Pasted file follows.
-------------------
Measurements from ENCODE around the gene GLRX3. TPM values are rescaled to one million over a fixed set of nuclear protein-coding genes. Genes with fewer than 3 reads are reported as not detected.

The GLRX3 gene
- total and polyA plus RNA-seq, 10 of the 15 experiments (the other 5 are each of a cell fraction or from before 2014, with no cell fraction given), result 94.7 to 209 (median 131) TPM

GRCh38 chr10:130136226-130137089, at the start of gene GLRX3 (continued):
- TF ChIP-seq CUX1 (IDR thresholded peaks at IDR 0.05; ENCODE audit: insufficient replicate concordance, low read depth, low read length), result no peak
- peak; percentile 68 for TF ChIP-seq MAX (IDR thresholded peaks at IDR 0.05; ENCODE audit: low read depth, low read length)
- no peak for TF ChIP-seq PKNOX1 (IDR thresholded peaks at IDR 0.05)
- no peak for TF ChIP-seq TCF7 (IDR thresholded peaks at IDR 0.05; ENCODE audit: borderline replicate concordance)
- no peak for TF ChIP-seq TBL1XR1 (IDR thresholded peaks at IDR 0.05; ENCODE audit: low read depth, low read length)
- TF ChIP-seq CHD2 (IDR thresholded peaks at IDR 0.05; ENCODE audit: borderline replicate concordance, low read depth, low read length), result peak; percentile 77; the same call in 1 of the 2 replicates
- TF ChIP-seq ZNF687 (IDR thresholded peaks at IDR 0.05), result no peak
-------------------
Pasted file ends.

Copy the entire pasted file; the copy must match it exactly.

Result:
Measurements from ENCODE around the gene GLRX3. TPM values are rescaled to one million over a fixed set of nuclear protein-coding genes. Genes with fewer than 3 reads are reported as not detected.

The GLRX3 gene
- total and polyA plus RNA-seq, 10 of the 15 experiments (the other 5 are each of a cell fraction or from before 2014, with no cell fraction given), result 94.7 to 209 (median 131) TPM

GRCh38 chr10:130136226-130137089, at the start of gene GLRX3 (continued):
- TF ChIP-seq CUX1 (IDR thresholded peaks at IDR 0.05; ENCODE audit: insufficient replicate concordance, low read depth, low read length), result no peak
- peak; percentile 68 for TF ChIP-seq MAX (IDR thresholded peaks at IDR 0.05; ENCODE audit: low read depth, low read length)
- no peak for TF ChIP-seq PKNOX1 (IDR thresholded peaks at IDR 0.05)
- no peak for TF ChIP-seq TCF7 (IDR thresholded peaks at IDR 0.05; ENCODE audit: borderline replicate concordance)
- no peak for TF ChIP-seq TBL1XR1 (IDR thresholded peaks at IDR 0.05; ENCODE audit: low read depth, low read length)
- TF ChIP-seq CHD2 (IDR thresholded peaks at IDR 0.05; ENCODE audit: borderline replicate concordance, low read depth, low read length), result peak; percentile 77; the same call in 1 of the 2 replicates
- TF ChIP-seq ZNF687 (IDR thresholded peaks at IDR 0.05), result no peak